The last time I blogged, I mentioned the Humanist Ten Commandments (HTC) which have been
proposed on the American Humanist Association (AHA) website by Christian Hagen,
the communications assistant for the AHA. As I noted, the AHA through Mr. Hagen
has proposed the HTC allegedly as an opening for discussions which "might bridge the gap" between
evangelicals and nonbelievers over “universal values.”
Thus we propose herein to provide such a list, a Humanist Ten Commandments, that it might serve to aid those questioning the moralities of the universe regardless of their religious belief or nonbelief.
5) Thou shalt use reason as your guide. Science, knowledge, observation, and rational analysis are the best ways to determine any course of action.
6) Thou shalt not force your beliefs onto others, nor insist that yours be the only and correct way to live happily.
7) If thou dost govern, thou shalt govern with reason, not with superstition. Religion should have no place in any government which represents all people and beliefs.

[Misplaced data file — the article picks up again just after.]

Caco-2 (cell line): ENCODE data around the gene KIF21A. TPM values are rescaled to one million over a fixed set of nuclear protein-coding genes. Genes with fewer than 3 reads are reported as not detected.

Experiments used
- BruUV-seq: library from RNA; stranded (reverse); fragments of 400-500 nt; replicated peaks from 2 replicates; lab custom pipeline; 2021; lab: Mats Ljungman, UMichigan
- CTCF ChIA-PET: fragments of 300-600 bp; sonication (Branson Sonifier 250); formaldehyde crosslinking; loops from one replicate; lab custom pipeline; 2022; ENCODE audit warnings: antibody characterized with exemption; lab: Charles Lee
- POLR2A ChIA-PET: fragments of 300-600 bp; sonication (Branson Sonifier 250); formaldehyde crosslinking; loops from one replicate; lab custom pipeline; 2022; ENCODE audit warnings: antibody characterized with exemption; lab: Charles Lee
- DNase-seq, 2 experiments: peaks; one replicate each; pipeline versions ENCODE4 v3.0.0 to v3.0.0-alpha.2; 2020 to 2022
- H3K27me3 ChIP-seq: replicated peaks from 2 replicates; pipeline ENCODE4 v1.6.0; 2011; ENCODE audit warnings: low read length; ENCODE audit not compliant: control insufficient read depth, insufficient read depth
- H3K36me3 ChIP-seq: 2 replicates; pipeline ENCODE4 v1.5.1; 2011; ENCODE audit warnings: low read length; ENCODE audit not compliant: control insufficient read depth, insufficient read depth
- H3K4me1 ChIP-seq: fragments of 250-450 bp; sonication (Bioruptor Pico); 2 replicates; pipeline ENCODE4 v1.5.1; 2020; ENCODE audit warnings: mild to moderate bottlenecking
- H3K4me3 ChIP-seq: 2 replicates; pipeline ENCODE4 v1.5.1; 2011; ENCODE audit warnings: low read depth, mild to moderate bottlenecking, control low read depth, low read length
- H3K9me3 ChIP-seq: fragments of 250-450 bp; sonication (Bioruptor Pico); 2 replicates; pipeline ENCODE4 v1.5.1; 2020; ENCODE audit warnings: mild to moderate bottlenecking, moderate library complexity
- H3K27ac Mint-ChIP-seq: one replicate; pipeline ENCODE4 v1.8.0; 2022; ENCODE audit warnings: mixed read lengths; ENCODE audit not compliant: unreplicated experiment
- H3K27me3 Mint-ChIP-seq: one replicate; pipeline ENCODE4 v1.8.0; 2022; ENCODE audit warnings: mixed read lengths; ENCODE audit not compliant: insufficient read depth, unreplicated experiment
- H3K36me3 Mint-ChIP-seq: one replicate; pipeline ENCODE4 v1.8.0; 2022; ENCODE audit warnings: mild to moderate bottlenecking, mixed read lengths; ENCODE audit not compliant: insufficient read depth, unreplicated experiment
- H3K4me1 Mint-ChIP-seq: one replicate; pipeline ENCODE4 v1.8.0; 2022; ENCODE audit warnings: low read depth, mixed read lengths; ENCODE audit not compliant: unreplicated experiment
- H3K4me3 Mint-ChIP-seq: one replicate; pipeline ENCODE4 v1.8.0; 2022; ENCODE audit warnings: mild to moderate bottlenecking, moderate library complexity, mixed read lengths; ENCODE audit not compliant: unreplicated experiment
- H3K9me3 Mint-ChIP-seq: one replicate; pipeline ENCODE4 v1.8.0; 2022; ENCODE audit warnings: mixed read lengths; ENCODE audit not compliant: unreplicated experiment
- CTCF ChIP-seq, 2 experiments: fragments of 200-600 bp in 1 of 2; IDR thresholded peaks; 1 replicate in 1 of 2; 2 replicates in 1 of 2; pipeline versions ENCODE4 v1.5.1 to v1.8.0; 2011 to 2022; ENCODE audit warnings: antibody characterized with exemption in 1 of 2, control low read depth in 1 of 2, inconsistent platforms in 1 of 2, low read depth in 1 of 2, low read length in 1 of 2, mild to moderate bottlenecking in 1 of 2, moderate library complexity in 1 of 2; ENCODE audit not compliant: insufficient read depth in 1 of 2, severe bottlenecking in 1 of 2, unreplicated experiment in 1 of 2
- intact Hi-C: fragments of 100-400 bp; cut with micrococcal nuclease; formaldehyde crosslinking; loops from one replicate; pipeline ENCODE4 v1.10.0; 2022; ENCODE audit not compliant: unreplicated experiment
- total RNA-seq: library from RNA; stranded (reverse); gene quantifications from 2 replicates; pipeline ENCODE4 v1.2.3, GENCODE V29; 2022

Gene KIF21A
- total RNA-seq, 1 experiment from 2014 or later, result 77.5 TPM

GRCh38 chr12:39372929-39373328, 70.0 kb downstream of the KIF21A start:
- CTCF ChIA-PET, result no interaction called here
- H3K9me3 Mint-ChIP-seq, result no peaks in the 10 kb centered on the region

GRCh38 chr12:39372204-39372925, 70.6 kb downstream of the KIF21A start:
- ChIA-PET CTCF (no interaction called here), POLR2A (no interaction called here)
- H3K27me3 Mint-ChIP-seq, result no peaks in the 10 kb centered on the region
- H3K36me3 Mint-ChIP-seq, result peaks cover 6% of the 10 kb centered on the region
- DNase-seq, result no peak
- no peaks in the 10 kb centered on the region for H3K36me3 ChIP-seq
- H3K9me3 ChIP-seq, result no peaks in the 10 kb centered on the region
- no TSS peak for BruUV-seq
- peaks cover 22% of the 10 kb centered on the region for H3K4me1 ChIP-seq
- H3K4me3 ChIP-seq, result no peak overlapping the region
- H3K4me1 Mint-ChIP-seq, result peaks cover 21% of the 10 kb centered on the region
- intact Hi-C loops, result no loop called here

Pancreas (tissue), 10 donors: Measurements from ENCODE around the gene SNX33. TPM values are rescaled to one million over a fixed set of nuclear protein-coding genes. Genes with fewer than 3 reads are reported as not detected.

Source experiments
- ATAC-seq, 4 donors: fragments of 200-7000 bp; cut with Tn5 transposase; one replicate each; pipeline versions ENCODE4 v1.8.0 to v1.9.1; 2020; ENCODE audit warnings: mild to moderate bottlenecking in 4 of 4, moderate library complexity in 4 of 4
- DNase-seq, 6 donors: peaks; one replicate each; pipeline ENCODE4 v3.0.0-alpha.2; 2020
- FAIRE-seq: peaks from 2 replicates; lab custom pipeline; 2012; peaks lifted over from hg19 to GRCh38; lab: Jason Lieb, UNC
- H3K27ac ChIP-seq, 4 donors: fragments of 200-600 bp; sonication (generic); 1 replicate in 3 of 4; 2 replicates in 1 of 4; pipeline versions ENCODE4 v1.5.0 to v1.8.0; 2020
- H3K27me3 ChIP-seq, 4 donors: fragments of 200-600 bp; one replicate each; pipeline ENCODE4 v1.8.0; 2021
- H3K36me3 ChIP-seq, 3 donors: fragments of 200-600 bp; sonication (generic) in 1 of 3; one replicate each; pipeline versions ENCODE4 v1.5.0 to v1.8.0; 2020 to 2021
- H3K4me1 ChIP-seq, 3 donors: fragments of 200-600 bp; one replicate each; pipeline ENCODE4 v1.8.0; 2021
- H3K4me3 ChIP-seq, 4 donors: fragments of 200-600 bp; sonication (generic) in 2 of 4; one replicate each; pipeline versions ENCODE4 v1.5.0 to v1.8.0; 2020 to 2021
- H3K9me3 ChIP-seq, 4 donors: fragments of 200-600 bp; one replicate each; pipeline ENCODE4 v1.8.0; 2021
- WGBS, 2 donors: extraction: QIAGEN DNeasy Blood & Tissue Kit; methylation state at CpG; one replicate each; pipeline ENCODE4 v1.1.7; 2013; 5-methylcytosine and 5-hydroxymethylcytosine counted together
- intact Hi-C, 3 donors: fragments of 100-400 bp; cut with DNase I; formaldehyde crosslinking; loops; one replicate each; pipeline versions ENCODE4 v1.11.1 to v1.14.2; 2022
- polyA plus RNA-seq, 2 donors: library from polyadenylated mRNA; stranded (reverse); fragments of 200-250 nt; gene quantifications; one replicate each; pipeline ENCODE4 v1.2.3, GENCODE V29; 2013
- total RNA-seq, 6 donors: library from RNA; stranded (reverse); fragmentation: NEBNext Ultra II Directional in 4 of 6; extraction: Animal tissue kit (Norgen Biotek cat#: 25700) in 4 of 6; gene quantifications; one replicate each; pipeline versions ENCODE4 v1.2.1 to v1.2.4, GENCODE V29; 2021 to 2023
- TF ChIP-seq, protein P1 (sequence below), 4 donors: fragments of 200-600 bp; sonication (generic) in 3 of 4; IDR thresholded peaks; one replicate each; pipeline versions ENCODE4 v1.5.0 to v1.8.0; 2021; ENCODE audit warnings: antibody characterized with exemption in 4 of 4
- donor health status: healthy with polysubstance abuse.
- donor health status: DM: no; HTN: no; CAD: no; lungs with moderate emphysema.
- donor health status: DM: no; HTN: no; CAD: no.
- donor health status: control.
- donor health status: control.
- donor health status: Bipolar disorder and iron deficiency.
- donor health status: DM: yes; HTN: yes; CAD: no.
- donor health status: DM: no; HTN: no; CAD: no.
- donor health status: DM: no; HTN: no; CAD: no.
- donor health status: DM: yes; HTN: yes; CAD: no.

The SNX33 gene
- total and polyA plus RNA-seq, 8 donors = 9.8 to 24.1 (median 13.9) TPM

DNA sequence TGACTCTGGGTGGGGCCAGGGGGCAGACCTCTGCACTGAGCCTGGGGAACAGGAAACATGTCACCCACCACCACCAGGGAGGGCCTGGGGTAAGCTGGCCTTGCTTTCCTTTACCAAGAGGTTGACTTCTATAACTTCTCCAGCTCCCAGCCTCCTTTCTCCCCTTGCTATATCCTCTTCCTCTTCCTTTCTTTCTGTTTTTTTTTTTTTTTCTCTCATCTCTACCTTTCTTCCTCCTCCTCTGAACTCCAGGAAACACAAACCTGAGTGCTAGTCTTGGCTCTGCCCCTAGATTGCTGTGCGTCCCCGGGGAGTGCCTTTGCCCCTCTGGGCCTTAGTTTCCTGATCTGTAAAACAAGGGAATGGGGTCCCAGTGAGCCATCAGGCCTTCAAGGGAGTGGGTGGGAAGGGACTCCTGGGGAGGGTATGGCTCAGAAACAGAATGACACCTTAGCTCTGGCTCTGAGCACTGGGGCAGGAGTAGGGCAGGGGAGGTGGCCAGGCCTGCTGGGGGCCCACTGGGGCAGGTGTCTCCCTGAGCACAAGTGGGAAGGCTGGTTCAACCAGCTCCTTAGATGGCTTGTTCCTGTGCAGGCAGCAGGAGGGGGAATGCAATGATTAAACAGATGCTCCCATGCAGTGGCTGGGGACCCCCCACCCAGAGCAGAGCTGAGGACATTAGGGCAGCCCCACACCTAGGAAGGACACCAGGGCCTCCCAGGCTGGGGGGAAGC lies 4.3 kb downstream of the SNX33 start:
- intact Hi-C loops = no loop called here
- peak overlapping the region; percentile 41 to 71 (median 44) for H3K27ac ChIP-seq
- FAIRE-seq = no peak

But even if these are more moderate Secularist who merely mean that we should not be incorporating religious doctrine into law, then HC7 is essentially declaring that Christians should cede public policy to the Secularists because they hold the only correct view of the world. Consider, as an example, the gay marriage debate. Supposedly, only Christians oppose gay marriage because of their blind faith in the Bible. Looking at it from the Secularist viewpoint, Secularists (who are largely in favor of gay marriage) will obviously have the correct view of the issue since free of the “superstitious” beliefs that are clouding the view of Christians. In other words, Christians need to shut up and keep their religion in their churches where it belongs while letting the wiser, knowledgeable, scientific, reason-based Secularists to make the decisions. But that’s simply not how the United States government has been set up. Christians, being citizens, are allowed to advocate and argue for their view of what constitutes a good society consistent with their Christianity in the same way and to the same extent that Secularists are free to advocate and incorporate in law their beliefs. Neither side can put into law a provision that requires a particular means of worshiping or not worshiping God. But this provision is the Secularists’ attempt to “have their cake and eat it, too.” They want to have their point of view (which is a religious belief) declared the only legitimate view for governing so that they can strike down any law that comes from a Christian world-view as promoting religion.